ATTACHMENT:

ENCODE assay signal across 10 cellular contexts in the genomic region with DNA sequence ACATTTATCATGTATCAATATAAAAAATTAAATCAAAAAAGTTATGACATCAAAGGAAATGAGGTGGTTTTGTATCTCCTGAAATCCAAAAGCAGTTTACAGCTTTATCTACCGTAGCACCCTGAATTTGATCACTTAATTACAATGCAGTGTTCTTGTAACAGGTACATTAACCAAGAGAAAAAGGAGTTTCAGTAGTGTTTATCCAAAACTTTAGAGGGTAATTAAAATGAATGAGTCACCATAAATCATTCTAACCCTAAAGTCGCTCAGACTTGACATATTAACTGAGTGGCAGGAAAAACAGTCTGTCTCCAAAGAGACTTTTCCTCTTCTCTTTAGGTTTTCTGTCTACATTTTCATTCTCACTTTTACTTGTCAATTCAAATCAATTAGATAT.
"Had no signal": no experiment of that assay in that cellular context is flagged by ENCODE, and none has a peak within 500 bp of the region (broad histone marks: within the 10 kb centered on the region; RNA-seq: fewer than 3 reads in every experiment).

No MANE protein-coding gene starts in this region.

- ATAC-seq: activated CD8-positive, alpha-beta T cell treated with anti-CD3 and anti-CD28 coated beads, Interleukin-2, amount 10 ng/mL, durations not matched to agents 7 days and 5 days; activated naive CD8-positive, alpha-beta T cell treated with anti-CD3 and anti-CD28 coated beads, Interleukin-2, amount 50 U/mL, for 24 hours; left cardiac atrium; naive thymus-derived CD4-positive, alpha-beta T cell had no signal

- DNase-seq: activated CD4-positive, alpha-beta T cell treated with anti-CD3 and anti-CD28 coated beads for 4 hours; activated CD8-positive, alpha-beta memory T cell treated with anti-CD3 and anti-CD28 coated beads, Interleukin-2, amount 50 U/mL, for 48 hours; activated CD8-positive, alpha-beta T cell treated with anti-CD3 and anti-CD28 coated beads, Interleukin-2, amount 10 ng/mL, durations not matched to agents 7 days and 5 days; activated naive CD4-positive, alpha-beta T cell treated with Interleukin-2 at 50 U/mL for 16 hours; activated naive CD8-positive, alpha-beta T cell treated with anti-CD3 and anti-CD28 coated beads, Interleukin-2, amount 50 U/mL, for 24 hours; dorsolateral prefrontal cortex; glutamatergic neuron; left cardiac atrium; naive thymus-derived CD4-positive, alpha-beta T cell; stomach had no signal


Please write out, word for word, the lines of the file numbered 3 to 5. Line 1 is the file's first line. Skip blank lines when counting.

No MANE protein-coding gene starts in this region.

- ATAC-seq: activated CD8-positive, alpha-beta T cell treated with anti-CD3 and anti-CD28 coated beads, Interleukin-2, amount 10 ng/mL, durations not matched to agents 7 days and 5 days; activated naive CD8-positive, alpha-beta T cell treated with anti-CD3 and anti-CD28 coated beads, Interleukin-2, amount 50 U/mL, for 24 hours; left cardiac atrium; naive thymus-derived CD4-positive, alpha-beta T cell had no signal

- DNase-seq: activated CD4-positive, alpha-beta T cell treated with anti-CD3 and anti-CD28 coated beads for 4 hours; activated CD8-positive, alpha-beta memory T cell treated with anti-CD3 and anti-CD28 coated beads, Interleukin-2, amount 50 U/mL, for 48 hours; activated CD8-positive, alpha-beta T cell treated with anti-CD3 and anti-CD28 coated beads, Interleukin-2, amount 10 ng/mL, durations not matched to agents 7 days and 5 days; activated naive CD4-positive, alpha-beta T cell treated with Interleukin-2 at 50 U/mL for 16 hours; activated naive CD8-positive, alpha-beta T cell treated with anti-CD3 and anti-CD28 coated beads, Interleukin-2, amount 50 U/mL, for 24 hours; dorsolateral prefrontal cortex; glutamatergic neuron; left cardiac atrium; naive thymus-derived CD4-positive, alpha-beta T cell; stomach had no signal